As I read this book, I tried to picture where I would have been in April of 1994. What would I have been doing with my time while almost a million people were being slaughtered by their friends and neighbors. In April of 1994, I would have been a junior in high school. In just over a month I would have my appendix taken out and be in the hospital for a few days. As much pain as I was in during my appendix debacle (I should talk about THAT some time. I got punched in the belly during a drunken boxing match and then less than 24 hours later was in the hospital getting my appendix removed), it pales in comparison to the emotional anguish and physical pain of the roughly 800,000 Rwandans were being hacked to death with machetes and being shot. I’d like to say indiscriminately but that wouldn’t be the case. The reasons for their deaths were anything BUT indiscriminate. They were Tutsis. Their killers were Hutus. A simple but hateful and unbelievable premise; a difference of ethnicity.
The author of this book, Philip Gourevitch, has done an amazingly good job of taking a tragedy that noone on this side of the world seemed to care about and making it a collection of personal stories interspersed with a political backdrop. One of the many praises lavished on the book is the following from Tom Engelhardt of the Philadelphia Inquirer; “A staggeringly good book…Gourevitch’s beautiful writing drives you deep into Rwanda, his brilliant reportage tells you everything that can be seen from an event beyond imagining or explaining…He drives you, in fact, right up against the limits of what a book can do.”
There are several books that I have reread just to enjoy them again but I’ve gotta say that this particular book is the only one that I have reread IMMEDIATELY after my first reading. Yes folks, that’s right. I finished up with page 353 and flipped right back to the first page and began again. It’s THAT good. It is one of the best, if not THE best, books I’ve ever read.
There is no reply to a statement made like the following;
“…they did not kill simply. When we were weak, they saved bullets and killed us with bamboo spears. They cut Achilles tendons and necks, but not completely, and then they left the victims to spend a long time crying until they died. Cats and dogs were there, just eating people.”
Gourevitch does a great job of filling in the background details, mentioning the massacres building up to 1994’s genocide. He also gives us an idea behind some of the thinking of the two tribes (Tutsis are more “regal” with a fairer complexion and the Hutus are rougher looking and more “African” as John Hanning Speke documented in his Hamitic hypothesis). This worldwide documentation created animosity between the two tribes because the Tutsis were actually in the minority but had been given the upper hand and were placed in powerful positions by the Europeans. Naturally, the Hutus resented this and the inequality that came from this.
Starting in the late 1950’s up until 1994 (and even after 1994) there were, and still are, mass killings of Tutsis in Rwanda. Take for instance the following tale given to Gourevitch; “They (soldiers) broke the doors…They took everything, they tied up the house staff, and I had a son who was nine months old-they left grenades with him. He was there playing with a grenade in the living room, for three hours.” It’s tales like that showing how deep the rift went. A nine-month old was left with grenades? It seems the conventional rules of “war” were abandoned; no women and no children.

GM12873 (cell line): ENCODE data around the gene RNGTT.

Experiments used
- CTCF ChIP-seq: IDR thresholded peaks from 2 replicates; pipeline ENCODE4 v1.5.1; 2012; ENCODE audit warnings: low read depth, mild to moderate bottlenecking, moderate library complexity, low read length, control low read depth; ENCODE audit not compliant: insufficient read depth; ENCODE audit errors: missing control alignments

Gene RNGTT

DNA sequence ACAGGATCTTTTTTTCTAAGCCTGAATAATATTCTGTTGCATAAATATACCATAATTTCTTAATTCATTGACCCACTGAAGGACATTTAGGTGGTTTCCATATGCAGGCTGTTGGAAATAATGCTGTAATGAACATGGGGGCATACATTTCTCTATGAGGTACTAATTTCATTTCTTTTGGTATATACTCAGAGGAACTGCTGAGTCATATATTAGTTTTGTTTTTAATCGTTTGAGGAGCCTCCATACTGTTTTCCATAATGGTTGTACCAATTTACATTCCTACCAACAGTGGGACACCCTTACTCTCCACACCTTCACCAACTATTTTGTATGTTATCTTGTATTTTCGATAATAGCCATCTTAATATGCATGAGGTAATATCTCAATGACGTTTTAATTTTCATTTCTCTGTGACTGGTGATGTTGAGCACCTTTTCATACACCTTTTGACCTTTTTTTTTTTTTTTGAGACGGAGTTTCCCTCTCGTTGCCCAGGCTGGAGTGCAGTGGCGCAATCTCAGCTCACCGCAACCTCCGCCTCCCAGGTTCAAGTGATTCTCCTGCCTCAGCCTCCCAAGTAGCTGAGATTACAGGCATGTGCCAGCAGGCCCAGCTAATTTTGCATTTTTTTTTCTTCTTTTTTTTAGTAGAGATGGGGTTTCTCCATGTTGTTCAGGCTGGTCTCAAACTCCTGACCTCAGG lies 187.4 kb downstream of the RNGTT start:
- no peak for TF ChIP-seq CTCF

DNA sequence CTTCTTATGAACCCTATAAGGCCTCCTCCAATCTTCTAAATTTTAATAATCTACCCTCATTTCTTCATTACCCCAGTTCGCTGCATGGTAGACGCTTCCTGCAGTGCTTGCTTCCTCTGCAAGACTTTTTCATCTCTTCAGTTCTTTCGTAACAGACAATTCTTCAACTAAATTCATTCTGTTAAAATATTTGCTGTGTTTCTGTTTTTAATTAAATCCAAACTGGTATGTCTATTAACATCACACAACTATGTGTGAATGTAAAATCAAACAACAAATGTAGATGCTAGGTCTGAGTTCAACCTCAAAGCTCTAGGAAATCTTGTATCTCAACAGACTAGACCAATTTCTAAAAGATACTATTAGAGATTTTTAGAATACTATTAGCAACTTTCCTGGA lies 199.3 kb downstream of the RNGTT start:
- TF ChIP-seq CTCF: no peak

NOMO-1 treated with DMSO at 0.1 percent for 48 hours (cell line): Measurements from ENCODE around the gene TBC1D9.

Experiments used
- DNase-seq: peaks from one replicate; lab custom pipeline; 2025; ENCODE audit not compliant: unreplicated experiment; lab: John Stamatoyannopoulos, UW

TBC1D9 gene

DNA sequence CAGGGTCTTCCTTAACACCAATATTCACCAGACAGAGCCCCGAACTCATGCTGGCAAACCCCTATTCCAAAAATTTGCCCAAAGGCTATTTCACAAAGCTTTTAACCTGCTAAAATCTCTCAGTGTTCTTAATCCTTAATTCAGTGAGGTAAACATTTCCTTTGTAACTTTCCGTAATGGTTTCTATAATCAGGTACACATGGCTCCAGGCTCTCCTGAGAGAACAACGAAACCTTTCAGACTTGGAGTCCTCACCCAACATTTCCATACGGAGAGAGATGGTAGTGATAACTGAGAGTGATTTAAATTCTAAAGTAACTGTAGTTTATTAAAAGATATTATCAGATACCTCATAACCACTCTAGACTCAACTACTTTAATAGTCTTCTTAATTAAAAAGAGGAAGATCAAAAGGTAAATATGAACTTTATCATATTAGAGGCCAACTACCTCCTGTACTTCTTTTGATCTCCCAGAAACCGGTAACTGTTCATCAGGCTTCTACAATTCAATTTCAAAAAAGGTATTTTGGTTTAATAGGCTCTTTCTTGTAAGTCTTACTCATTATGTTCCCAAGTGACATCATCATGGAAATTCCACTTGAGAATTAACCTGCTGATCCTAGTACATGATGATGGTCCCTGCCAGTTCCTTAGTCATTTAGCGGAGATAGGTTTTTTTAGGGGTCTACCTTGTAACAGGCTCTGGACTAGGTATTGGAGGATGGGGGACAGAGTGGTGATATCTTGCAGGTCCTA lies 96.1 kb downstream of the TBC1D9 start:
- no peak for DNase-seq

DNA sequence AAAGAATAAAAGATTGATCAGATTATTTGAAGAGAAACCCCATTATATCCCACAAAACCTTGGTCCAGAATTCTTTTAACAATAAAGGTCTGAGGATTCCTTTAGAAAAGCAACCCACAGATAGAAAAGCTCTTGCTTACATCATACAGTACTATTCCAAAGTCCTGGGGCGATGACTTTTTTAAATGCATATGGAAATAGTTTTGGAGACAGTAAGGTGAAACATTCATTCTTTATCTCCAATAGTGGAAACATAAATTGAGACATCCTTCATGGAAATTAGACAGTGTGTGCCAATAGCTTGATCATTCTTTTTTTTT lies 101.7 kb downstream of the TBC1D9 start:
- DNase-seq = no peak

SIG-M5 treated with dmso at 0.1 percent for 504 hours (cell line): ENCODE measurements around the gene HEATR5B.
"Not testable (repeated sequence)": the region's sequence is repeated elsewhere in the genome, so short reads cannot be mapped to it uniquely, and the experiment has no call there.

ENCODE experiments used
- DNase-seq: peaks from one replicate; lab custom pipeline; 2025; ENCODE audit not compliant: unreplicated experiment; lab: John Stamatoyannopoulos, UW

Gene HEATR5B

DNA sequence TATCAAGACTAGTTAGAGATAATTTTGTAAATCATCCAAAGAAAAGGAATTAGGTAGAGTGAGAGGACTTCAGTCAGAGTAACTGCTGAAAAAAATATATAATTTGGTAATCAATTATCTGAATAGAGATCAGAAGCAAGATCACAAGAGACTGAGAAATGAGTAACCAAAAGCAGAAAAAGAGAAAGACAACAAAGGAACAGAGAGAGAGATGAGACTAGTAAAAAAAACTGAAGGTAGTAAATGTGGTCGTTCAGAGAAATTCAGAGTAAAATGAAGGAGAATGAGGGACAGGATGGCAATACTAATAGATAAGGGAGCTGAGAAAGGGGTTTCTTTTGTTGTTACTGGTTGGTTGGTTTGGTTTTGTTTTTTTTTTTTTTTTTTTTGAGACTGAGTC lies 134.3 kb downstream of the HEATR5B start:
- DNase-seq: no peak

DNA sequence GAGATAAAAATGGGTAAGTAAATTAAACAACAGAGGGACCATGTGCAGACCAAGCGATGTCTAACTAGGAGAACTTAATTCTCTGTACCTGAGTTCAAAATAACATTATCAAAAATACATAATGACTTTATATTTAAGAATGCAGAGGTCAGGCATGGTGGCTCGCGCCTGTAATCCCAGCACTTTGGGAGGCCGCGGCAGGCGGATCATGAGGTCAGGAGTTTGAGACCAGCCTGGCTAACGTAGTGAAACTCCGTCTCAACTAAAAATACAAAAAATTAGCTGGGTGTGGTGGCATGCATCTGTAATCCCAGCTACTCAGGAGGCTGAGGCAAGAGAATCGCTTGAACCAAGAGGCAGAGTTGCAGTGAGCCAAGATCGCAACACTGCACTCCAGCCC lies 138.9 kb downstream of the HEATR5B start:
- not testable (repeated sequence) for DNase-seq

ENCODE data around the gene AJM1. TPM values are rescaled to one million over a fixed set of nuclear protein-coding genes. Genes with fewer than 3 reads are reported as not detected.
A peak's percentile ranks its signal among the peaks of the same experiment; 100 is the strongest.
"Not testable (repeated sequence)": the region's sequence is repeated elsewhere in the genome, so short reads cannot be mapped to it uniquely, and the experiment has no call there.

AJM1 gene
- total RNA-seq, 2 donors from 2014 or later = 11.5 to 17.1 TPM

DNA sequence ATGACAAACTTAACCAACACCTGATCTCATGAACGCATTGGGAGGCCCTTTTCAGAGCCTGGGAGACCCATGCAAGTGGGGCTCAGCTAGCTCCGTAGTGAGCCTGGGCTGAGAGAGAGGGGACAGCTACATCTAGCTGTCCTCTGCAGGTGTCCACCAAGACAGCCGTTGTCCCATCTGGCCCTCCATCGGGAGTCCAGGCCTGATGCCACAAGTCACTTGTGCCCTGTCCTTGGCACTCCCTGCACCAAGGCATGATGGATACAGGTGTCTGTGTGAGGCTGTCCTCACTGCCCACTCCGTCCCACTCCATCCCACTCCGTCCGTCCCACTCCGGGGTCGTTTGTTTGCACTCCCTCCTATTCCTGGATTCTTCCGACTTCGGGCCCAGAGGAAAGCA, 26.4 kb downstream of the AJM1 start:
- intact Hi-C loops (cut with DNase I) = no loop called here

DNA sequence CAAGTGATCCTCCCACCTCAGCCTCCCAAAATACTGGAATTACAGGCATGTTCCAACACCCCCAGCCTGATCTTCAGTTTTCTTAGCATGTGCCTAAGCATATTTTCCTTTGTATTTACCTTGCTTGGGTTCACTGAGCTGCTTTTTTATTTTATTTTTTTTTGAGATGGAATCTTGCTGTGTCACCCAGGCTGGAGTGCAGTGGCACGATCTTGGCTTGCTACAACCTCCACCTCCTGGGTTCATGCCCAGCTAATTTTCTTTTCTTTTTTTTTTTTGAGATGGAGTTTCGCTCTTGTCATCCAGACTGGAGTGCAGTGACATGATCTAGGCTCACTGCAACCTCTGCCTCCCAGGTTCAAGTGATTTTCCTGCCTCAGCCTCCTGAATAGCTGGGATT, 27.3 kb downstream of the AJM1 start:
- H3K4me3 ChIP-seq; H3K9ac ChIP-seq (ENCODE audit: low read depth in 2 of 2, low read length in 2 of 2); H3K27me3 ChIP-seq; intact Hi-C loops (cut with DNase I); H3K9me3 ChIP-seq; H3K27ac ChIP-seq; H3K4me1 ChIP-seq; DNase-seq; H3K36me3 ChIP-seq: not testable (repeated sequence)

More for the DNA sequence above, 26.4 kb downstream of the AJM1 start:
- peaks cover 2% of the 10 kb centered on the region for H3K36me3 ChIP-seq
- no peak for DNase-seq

Gourevitch also breaks down, mathematically, the overall statistics so you have an idea of how truly horrid the genocide of 1994 was;
“Take the best estimate: eight hundred thousand killed in a hundred days. That’s three hundred and thirty-three and a third murders an hour-or five and a half lives terminated every minute. Consider also that most of these killings actually occurred in the first three or four weeks, and add to the death toll that uncounted legions who were maimed but did not die of their wounds, and the systematic and serial rape of Tutsi women-and then you grasp what it meant that the Hotel des Mille Collines (the scene of the film ‘Hotel Rwanda’) was the only place in Rwanda where as many as a thousand people who were supposed to be killed gathered in concentration…”
How about the trust of the holy men? (In a sidenote, the title of the book is actual verbage from a letter written to a bishop in town by several of the Tutsi ministers. They were slaughtered after being gathered to “safety” by aforementioned bishop). Being outright lied to by the men of God? Here’s another snippet;
“…on May 4 of that year (1994)…the bishop appeared there himself with a team of policemen, and told a group of ninety Tutsi schoolchildren, who were being held in preparation of slaughter, not to worry, because the police would protect them. Three days later, the police helped to massacre eighty-two of the children.”
To bring up Paul Rusesabagina (Don Cheadle’s character in Hotel Rwanda who was a Hutu but married a Tutsi) once again, he gave the following quote to Gourevitch (he talks at length in the book and is a very interesting man, a very strong-hearted, centered man from what it sounds like);
“It was a disappointment. I was disappointed by most of my friends, who immediately changed, with that genocide. I used to see them just as gentlemen, and when I saw them with the killers I was disappointed. I still have some friends that I trust. But the genocide changed so many things-within myself, my own behavior. I used to go out, feel free. I could go and have a drink with anyone. I could trust. But now I tend not to do so.”
The thing that makes it even worse was that the rest of the world just sat around and watched. As Joaquin Phoenix’s character says in ‘Hotel Rwanda’, “I think if people see this footage, they’ll say Oh, my God, that’s horrible. And then they’ll go on eating their dinners.” That’s precisely what the rest of the world did. The UN refused to get involved and a handful of troops under Major General Dallaire was left there to basically watch the genocide. They were not allowed to fire their weapons except in self-defense and even then it was frowned upon. What will truly turn your stomach is the following passage from the book;